Wyoming lawmakers are trying to figure out how to fund K-12 schools in the future as the state braces for funding cuts.

The state has received billions in coal lease bonus money for school construction in recent decades, but those funds are drying up as the demand for coal continues to drop.

"Of all the issues the state has to deal with, I think the biggest issue we collectively have to find an answer for is capcon for schools," said Governor Matt Mead, who presented his budget to the Legislature's Joint Appropriations Committee Monday morning. "If you look at the robust amount of spending that we've had on capcon over the last decade or so, we know there is no way to sustain that trend."

Mead says while some legislators believe it's time to look at increasing taxes, now is not the time.

"I think that the greatest burden of any increase would be put upon the very industries that are struggling the most now," said Mead.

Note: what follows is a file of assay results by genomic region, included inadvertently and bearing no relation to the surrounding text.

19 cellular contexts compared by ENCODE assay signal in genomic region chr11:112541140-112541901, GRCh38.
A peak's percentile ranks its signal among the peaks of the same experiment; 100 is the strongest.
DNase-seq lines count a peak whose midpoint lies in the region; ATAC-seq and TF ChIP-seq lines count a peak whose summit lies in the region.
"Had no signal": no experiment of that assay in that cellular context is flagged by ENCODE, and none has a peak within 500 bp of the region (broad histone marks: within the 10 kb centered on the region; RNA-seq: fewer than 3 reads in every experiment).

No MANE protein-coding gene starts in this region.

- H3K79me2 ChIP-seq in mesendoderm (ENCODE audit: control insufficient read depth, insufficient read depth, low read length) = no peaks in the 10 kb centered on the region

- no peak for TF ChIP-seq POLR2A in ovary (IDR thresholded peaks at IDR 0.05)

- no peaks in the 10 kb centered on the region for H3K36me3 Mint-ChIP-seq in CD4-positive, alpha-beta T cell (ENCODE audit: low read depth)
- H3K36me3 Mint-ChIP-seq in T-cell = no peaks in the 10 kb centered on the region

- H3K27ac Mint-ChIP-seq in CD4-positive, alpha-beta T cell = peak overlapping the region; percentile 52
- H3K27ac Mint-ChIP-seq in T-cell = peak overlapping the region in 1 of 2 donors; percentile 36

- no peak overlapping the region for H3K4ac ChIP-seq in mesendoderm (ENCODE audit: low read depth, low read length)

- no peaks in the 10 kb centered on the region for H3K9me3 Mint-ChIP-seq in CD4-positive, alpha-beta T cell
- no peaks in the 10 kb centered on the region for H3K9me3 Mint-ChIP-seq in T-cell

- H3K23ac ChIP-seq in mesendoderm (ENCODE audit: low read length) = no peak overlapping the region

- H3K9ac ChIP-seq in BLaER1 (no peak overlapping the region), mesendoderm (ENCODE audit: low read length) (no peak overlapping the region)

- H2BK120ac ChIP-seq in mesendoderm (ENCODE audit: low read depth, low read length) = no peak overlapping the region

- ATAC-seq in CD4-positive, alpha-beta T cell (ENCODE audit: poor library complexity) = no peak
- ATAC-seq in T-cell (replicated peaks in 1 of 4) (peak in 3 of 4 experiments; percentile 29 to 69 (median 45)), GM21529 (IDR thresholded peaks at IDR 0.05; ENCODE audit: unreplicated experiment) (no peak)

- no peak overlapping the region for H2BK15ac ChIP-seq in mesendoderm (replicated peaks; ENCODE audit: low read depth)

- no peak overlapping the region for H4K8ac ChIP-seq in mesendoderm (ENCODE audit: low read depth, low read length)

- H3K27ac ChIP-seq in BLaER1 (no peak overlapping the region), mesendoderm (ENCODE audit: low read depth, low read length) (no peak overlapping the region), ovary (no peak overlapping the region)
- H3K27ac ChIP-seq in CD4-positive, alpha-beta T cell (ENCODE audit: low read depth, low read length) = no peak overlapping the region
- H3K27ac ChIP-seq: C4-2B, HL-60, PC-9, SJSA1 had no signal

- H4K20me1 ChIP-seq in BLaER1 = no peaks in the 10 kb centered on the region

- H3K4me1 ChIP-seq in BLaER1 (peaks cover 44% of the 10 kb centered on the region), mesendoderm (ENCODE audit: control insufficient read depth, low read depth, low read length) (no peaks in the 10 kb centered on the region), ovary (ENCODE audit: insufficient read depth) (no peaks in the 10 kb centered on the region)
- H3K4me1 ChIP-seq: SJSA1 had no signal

Wyoming has no corporate or personal income tax and gets about 70% of its revenue from minerals.

Representative Steve Harshman, R-Natrona, chairs the Appropriations Committee. He says the state's entitlement will go up as district resources drop.

"We've got $670 million in savings on the school side," said Representative Harshman. "We can probably bleed this out for a few years and maybe get capital gains and avoid a tax increase, but I think the longer we wait, of course, then our options start running out."